Picking Up the Pieces - Chapter 4

He told everybody he was fine. That everything was just peachy. He told everybody he didn’t need to see a shrink, either one working for NCIS or one he had to pay for himself.

Tony chuckled in the darkness, laying on his bed, an arm curved under his head.

If they could see him right now, they’d probably strap him into a straight-jacket and lock him up into a white, padded room.

“You know,” he murmured, waiting for the sun to rise, “I actually finished that ‘I will’ list.”

Ziva smiled at him from the foot of his bed. “You did?”

“Hmmm.”

“What did you write in it?”

He shook his head. “Oh, no. I’m not telling. You didn’t show me yours, I won’t show you mine.”

“Mine is buried in Israel, yours is here somewhere.” She smirked. “I know I’ll find it eventually. Or convince you to show it to me.”

“You think me easy?”

“No, not easy, Tony,” she said softly. “Never easy. You are...”

“Handsome? Funny?” He swallowed loudly as he realized he was echoing their conversation on that tarmac in Israel so long ago. Closed his eyes. “What?”

Silence. Then a whispered, “Loved.”

He opened his eyes and found himself alone. The first sun rays crept into his bedroom and she was gone. As always, when daylight came, she went away. Leaving him alone. Alone to face yet another day without her.

He slowly sat up in bed and scratched his chest. As always, his fingers brushed against the golden chain he kept around his neck, close to his heart. The necklace with a golden Star of David she’d slipped into his pocket as they kissed.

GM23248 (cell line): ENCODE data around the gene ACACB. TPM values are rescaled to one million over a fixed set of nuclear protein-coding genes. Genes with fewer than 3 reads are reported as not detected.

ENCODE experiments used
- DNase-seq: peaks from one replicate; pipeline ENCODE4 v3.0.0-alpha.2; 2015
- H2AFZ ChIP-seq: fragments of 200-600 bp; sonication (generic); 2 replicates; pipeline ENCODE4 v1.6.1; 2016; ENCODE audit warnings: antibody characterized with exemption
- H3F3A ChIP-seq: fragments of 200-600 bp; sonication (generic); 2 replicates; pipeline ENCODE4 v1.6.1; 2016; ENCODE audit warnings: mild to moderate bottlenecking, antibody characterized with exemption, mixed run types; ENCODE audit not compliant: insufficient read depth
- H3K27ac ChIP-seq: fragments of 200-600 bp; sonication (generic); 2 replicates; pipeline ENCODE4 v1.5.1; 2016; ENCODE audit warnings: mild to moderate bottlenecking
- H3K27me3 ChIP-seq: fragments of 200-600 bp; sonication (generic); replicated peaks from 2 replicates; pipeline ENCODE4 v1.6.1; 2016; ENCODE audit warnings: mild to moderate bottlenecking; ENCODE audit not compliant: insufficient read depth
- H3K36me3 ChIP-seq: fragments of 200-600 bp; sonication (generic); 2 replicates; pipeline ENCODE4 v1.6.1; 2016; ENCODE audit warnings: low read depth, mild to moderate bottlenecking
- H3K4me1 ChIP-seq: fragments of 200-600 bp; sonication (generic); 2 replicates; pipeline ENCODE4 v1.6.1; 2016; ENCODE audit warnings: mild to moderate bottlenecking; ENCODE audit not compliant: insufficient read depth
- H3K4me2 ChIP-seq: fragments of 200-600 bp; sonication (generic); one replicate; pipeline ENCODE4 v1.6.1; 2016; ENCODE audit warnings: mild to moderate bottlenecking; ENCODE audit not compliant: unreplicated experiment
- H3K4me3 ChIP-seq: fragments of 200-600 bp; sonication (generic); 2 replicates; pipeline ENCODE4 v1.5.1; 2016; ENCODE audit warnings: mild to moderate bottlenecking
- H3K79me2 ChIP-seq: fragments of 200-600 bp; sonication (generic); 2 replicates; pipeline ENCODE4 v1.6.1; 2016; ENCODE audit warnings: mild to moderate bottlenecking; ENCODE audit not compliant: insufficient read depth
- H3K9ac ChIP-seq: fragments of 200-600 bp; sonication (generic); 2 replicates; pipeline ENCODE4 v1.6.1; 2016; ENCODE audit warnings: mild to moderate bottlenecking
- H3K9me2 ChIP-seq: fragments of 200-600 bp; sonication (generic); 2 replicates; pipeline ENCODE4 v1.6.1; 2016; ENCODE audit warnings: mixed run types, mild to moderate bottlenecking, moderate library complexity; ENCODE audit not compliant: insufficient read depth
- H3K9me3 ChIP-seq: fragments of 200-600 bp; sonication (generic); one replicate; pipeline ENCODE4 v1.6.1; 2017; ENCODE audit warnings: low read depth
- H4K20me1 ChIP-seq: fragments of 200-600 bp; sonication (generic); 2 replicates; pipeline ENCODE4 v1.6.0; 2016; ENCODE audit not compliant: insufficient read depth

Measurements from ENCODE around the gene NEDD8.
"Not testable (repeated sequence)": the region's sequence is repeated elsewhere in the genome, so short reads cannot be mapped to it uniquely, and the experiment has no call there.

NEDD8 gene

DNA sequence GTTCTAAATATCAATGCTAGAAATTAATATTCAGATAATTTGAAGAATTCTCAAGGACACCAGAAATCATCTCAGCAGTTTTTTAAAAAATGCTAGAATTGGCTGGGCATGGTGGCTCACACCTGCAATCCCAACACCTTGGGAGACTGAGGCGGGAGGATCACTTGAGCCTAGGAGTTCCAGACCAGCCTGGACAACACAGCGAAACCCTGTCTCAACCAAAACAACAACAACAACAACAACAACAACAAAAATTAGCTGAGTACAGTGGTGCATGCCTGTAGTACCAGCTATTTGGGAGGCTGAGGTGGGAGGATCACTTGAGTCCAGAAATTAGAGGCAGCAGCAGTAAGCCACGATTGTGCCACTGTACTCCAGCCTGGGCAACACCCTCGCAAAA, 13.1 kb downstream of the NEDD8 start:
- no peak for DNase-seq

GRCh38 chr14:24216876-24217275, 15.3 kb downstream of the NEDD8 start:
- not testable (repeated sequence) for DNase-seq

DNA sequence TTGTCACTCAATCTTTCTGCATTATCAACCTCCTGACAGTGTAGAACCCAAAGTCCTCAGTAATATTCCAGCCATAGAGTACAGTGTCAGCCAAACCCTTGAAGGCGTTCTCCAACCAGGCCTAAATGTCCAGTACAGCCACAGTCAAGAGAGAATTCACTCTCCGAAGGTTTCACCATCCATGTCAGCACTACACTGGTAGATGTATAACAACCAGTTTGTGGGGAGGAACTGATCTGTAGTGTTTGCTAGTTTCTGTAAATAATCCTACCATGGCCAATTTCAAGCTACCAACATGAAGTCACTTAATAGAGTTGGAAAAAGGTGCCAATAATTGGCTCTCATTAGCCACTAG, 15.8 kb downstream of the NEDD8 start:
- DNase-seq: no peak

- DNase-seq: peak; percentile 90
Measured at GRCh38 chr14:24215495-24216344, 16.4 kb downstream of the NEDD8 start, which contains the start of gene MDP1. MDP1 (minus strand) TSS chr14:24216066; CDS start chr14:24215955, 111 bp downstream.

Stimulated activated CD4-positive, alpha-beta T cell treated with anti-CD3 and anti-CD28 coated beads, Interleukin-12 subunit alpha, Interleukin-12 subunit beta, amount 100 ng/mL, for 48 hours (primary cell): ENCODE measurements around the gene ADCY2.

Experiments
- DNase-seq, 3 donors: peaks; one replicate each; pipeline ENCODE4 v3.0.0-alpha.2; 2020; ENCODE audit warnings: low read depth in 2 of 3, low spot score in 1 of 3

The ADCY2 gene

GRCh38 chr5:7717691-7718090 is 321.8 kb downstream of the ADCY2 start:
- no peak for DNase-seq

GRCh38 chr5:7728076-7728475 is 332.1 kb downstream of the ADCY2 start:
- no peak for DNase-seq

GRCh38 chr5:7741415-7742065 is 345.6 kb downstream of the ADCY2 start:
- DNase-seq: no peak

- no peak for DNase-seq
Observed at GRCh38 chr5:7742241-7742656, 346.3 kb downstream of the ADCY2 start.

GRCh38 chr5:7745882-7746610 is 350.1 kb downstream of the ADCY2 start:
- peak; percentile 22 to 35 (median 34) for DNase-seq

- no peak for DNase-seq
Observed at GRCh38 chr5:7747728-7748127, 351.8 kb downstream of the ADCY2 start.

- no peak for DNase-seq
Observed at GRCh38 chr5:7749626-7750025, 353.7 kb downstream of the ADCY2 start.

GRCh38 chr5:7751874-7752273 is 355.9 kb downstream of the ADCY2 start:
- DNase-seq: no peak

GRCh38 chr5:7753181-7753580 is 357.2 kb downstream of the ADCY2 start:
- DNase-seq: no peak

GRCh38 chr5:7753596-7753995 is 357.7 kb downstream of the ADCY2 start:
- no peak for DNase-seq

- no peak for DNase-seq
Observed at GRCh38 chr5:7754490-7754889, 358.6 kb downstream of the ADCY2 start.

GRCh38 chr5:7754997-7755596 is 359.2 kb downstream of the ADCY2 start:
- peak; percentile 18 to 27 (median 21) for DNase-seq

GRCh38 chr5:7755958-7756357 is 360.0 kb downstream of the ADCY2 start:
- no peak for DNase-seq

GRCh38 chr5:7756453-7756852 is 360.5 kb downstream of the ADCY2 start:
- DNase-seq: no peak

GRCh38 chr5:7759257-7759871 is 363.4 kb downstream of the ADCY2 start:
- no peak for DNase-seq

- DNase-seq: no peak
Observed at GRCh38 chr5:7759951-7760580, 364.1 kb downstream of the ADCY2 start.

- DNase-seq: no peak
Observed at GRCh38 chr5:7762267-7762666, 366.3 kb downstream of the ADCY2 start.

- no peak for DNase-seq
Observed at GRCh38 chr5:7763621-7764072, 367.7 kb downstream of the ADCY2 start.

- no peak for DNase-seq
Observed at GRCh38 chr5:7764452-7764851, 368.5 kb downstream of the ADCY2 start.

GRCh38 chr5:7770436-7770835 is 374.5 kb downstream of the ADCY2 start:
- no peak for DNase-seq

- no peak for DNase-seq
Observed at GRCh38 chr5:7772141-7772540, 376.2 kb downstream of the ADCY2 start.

Had she known back then, it would’ve turned into his only connection to her?

True, he still had the pictures...The ones taken at different birthday parties throughout the years, those of her in a bikini that had helped him remain sane those four months he’d spent at sea. But the necklace had been hers.

He glanced at his bedside table and smiled wistfully. There, in a silver frame, was his absolute favorite photograph of her. The one from Paris.

She was so beautiful his heart ached. Every time he looked at that picture, his heart broke, yet he refused to put it away. This way he felt she watched over him as he slept. As he dreamed of her. As she visited him when the sun started to rise.

He missed her so much it hurt.

And every time he thought about spending the rest of his life without her, of all those empty, sad years ahead of him, he almost...

He shook his head, silently berating himself for even contemplating it.

He remembered a quote from a book she’d recommended one night when they'd all gone out for drinks together. She'd raved about that book, actually. He’d never before seen her so excited about a book, so he’d decided to see what all the fuss was about. It had turned out to be a series, and he'd ended up devouring it in a couple of days. And he’d actually liked it. He’d never told her that.

‘The man that dies escapes. Plain and simple. Game over. End of pain...Try living for someone. Through it all—good, bad, thick, thin, joy, suffering. That’s the hard thing.’*

So every time he thought about eating a bullet, he thought of that book, of that quote. He owed it to her to be strong, to do the hard thing.

“Okay, DiNozzo,” he said to himself, looking at his reflection in the mirror. “Enough with the melodrama. She’d go all ninja on your ass if she could see you now. If she could hear you.”

He slapped himself for good measure. “Get your head out of your ass and go to work!”

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* Quote from Shadowfever by Karen Marie Moning.

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